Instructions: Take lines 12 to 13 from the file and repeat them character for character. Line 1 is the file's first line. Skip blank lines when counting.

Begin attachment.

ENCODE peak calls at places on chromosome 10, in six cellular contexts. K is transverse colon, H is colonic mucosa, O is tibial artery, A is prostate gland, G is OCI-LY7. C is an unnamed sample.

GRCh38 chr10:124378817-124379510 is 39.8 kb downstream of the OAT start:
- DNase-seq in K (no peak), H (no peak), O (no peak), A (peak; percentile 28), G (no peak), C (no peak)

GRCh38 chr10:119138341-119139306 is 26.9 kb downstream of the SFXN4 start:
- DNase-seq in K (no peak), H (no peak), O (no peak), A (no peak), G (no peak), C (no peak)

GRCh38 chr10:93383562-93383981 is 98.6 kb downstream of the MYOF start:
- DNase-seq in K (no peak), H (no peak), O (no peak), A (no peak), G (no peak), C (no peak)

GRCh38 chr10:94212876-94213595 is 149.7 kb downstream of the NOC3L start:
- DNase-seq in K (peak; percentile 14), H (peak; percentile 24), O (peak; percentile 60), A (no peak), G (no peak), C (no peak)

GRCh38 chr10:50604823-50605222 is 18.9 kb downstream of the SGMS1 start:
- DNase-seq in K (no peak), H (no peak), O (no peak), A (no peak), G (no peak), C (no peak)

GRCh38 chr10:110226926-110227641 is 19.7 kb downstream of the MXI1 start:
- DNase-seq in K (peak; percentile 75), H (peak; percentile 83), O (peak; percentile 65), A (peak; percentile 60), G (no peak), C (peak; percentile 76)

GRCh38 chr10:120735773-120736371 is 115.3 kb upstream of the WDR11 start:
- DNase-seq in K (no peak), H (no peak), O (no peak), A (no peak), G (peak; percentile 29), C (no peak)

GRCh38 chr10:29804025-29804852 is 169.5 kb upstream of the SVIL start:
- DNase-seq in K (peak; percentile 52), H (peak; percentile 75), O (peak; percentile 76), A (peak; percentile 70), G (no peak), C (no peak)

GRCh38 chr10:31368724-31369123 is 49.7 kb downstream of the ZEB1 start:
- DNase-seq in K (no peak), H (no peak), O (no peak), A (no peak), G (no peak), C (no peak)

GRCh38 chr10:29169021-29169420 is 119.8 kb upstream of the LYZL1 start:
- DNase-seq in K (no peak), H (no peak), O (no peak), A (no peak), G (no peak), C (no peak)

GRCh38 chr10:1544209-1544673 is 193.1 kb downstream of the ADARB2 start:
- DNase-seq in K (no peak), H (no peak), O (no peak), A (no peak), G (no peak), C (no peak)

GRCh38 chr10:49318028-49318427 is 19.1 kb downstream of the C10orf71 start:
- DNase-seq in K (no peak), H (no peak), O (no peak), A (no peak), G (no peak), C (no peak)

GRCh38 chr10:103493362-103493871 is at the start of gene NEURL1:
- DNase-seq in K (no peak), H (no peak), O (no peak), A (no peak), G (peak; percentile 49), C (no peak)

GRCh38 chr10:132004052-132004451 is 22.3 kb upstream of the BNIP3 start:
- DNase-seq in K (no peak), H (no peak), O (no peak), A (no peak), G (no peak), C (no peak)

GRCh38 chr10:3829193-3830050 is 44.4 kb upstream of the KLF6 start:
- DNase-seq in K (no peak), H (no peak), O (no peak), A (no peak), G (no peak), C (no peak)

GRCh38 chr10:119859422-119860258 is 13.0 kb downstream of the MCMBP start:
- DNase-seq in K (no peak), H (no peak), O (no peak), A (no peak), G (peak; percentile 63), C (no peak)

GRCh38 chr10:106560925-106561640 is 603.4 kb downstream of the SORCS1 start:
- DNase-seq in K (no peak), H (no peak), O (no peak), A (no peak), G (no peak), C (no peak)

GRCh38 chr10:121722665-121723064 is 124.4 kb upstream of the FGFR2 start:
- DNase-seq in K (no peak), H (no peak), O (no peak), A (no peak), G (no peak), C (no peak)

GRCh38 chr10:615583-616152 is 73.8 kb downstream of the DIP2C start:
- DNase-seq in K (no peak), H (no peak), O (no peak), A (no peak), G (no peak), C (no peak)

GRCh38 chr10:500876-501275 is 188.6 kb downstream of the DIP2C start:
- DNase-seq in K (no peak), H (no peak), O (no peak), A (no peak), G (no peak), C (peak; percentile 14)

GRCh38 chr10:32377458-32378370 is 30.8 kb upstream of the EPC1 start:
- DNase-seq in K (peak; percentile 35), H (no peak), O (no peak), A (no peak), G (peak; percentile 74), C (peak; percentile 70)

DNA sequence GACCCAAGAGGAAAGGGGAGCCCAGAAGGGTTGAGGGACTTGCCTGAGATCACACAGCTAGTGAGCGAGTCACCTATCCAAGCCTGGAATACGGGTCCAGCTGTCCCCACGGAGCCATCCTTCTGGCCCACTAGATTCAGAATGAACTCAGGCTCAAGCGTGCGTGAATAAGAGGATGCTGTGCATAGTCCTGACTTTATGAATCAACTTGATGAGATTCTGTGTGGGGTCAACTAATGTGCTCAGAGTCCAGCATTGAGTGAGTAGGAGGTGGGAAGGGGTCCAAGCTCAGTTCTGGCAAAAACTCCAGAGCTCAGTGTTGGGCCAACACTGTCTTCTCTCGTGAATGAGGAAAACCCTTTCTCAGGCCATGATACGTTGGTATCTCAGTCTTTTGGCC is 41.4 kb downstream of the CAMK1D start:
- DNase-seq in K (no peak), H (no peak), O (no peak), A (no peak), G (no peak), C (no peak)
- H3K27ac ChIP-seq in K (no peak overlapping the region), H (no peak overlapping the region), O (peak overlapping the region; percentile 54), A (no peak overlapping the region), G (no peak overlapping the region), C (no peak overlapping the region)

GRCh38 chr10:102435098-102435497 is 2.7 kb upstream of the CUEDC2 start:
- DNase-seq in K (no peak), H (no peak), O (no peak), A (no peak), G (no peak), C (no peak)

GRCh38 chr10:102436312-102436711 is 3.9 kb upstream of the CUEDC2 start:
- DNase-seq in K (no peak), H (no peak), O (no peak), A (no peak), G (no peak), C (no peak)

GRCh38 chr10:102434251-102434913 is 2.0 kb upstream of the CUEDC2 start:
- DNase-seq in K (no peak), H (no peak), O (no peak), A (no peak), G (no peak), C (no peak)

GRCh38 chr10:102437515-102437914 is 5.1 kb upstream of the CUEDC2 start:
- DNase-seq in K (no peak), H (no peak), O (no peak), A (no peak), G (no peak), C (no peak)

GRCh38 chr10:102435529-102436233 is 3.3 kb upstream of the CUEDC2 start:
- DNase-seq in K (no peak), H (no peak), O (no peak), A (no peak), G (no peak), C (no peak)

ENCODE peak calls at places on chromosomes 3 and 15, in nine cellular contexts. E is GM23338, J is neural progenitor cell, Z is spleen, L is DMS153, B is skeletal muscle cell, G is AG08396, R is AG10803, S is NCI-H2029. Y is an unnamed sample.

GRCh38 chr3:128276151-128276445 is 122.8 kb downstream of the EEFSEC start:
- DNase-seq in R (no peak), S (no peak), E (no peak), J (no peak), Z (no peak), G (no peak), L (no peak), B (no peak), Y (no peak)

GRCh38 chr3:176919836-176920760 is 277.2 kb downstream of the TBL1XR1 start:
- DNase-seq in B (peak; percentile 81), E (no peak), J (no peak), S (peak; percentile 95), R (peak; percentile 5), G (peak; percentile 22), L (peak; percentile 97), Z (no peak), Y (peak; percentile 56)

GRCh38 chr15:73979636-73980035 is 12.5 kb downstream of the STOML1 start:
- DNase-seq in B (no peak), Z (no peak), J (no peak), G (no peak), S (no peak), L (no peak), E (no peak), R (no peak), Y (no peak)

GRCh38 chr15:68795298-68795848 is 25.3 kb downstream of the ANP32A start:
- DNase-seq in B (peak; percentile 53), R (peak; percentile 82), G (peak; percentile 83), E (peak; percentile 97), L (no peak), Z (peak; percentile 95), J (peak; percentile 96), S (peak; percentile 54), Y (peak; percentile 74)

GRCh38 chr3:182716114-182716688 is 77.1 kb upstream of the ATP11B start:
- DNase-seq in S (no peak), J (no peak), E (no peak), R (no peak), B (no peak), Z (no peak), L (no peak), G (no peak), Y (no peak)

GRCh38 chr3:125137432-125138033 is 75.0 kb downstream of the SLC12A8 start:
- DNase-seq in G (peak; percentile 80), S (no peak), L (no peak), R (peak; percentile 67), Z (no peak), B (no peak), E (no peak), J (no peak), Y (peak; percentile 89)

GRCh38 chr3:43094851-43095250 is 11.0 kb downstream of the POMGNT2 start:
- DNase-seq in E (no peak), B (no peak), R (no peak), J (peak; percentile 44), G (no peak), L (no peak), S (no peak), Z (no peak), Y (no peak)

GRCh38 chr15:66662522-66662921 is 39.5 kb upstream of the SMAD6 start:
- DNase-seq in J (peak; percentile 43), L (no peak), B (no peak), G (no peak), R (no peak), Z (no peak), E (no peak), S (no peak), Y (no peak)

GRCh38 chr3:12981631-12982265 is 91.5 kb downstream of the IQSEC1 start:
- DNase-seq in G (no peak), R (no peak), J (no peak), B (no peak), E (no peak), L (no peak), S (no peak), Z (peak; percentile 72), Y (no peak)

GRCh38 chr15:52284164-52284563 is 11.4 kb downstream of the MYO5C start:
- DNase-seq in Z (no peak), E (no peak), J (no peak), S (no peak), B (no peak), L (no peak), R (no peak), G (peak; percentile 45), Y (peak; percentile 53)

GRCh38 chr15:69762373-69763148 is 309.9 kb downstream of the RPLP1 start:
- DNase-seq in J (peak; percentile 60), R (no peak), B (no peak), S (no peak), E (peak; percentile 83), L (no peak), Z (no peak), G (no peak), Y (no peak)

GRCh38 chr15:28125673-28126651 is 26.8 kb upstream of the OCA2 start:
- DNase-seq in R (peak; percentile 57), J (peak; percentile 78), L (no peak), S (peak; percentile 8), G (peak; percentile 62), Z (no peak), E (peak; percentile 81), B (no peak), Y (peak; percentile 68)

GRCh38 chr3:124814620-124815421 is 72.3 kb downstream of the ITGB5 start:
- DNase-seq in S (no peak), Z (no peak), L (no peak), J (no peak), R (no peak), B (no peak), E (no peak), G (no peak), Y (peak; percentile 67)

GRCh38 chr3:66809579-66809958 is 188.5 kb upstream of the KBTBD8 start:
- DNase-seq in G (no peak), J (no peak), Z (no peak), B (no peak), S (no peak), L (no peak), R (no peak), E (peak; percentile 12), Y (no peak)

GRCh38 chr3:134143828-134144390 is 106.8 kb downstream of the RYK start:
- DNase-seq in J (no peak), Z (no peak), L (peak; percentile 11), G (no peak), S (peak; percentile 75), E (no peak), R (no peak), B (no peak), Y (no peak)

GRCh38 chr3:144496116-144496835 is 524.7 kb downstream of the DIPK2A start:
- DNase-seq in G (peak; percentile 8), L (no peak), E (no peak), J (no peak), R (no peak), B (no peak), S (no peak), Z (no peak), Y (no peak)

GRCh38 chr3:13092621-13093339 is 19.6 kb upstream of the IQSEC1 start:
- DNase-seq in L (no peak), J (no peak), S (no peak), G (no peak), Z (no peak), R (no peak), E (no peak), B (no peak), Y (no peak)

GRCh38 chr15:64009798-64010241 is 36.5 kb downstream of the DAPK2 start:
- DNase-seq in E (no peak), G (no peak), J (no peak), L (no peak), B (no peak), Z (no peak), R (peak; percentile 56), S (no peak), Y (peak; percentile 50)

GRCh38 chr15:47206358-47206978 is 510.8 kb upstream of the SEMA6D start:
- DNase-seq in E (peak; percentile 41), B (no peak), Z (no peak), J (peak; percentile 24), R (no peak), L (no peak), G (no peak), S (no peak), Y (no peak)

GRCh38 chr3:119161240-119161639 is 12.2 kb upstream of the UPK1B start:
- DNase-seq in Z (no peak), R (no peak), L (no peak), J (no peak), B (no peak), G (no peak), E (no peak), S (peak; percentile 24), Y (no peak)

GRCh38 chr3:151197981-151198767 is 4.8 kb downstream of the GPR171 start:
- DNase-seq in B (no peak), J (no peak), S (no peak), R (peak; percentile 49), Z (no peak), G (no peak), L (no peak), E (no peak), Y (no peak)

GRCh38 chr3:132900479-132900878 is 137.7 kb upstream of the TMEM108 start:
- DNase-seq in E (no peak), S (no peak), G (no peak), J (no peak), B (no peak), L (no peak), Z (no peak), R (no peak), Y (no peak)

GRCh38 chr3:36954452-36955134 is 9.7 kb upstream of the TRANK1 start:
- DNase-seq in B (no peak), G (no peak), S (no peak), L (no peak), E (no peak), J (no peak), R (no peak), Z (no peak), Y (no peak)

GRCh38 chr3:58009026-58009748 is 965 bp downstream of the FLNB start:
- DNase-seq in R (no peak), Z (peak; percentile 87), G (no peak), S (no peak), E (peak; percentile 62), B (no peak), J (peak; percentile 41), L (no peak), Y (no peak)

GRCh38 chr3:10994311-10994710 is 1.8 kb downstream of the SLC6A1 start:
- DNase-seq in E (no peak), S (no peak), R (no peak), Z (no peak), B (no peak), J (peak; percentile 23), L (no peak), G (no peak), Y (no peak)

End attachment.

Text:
GRCh38 chr10:110226926-110227641 is 19.7 kb downstream of the MXI1 start:
- DNase-seq in K (peak; percentile 75), H (peak; percentile 83), O (peak; percentile 65), A (peak; percentile 60), G (no peak), C (peak; percentile 76)